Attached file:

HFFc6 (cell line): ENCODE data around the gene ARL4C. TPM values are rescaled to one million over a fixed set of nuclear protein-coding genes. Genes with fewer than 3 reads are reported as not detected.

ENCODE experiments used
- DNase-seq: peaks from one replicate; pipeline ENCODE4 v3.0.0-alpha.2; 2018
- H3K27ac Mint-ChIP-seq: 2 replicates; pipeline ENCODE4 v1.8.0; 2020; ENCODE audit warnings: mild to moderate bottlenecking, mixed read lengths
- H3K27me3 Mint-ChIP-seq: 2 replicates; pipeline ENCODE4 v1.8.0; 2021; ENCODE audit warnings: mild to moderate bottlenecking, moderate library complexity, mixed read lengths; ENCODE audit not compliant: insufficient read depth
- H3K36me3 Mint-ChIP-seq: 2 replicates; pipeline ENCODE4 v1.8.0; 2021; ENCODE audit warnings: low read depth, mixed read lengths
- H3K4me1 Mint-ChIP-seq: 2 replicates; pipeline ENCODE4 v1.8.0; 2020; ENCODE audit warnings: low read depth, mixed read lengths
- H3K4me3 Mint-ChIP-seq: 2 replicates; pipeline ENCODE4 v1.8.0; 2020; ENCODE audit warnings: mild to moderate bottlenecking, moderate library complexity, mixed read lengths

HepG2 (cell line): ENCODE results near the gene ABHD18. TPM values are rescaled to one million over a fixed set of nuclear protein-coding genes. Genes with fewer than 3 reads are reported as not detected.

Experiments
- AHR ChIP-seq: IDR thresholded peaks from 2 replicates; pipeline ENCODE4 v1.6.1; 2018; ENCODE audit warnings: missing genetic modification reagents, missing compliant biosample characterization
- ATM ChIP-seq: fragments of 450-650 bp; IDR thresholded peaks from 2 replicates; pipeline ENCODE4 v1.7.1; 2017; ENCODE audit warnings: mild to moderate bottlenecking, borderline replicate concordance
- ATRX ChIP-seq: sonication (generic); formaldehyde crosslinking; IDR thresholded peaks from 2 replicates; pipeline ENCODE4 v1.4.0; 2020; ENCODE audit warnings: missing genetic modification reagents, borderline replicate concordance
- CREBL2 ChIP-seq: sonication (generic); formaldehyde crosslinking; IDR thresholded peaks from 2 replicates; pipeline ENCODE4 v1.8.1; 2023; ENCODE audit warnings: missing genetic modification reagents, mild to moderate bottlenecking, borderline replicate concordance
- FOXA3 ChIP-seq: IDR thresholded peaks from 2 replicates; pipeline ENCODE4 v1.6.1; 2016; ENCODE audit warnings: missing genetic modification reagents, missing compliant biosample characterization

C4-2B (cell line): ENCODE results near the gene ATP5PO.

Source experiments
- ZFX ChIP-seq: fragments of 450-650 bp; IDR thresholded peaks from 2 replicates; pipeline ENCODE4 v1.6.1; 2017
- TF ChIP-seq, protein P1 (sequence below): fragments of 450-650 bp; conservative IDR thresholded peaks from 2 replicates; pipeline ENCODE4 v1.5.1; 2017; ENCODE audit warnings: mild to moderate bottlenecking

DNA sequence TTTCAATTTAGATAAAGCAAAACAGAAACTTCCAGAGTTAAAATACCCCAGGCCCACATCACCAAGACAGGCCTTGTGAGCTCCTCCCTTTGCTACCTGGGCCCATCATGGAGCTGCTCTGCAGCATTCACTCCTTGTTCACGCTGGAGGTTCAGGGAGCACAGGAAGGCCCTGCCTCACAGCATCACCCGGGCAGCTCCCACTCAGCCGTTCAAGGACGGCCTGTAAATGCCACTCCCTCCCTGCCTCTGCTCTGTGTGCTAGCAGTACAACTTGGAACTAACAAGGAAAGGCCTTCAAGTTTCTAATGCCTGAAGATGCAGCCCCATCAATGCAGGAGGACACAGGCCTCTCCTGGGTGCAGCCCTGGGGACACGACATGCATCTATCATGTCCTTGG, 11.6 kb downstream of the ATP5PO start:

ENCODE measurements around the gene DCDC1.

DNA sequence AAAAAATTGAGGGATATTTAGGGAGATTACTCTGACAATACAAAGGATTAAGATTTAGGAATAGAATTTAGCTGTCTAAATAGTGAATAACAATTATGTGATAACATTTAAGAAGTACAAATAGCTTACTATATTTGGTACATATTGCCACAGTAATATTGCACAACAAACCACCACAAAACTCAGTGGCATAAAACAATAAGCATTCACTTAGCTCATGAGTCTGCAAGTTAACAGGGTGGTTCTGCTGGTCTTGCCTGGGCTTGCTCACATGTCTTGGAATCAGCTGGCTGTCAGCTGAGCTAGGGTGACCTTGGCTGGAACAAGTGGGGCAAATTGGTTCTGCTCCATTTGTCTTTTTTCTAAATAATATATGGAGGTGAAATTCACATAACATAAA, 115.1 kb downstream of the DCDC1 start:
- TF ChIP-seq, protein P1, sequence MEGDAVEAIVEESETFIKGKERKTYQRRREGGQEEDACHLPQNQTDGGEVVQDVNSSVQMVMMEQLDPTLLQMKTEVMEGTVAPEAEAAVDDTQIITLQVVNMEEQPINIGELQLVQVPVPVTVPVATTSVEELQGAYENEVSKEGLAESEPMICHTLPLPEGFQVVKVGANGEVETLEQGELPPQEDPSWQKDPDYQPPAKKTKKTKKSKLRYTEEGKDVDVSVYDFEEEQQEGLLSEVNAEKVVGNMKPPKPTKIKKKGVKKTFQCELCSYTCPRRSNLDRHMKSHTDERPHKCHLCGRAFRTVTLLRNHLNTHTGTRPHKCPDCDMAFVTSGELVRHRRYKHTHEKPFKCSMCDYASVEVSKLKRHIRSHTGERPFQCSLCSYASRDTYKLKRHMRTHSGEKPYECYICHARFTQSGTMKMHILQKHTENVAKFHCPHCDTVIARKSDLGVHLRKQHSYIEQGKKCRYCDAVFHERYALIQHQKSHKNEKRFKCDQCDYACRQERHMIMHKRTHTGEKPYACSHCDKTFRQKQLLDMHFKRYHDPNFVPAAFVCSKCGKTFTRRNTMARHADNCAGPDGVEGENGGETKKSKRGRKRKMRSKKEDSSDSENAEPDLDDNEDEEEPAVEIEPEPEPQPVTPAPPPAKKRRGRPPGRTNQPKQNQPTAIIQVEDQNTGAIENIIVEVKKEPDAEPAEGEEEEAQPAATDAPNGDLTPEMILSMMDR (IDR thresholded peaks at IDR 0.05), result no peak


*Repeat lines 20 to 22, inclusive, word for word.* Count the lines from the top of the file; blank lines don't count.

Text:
DNA sequence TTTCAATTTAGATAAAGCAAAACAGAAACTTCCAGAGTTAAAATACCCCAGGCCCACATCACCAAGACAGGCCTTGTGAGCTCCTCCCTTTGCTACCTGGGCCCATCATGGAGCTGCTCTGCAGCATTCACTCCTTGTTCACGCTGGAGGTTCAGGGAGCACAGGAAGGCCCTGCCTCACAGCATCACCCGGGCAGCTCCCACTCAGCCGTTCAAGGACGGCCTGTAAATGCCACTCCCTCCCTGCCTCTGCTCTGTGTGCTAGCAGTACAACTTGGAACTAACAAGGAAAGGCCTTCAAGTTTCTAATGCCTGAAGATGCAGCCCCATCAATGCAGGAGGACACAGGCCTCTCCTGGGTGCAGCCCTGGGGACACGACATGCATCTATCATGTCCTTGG, 11.6 kb downstream of the ATP5PO start:

ENCODE measurements around the gene DCDC1.

DNA sequence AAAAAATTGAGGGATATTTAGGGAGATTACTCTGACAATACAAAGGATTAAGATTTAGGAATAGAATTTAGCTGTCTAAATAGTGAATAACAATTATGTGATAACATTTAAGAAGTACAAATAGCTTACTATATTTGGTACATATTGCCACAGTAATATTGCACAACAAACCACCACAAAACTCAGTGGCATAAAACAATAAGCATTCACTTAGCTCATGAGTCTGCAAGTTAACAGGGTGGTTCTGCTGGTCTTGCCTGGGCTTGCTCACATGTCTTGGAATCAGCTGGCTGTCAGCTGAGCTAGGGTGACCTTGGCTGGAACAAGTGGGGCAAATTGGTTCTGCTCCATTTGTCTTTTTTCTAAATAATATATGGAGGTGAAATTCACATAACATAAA, 115.1 kb downstream of the DCDC1 start: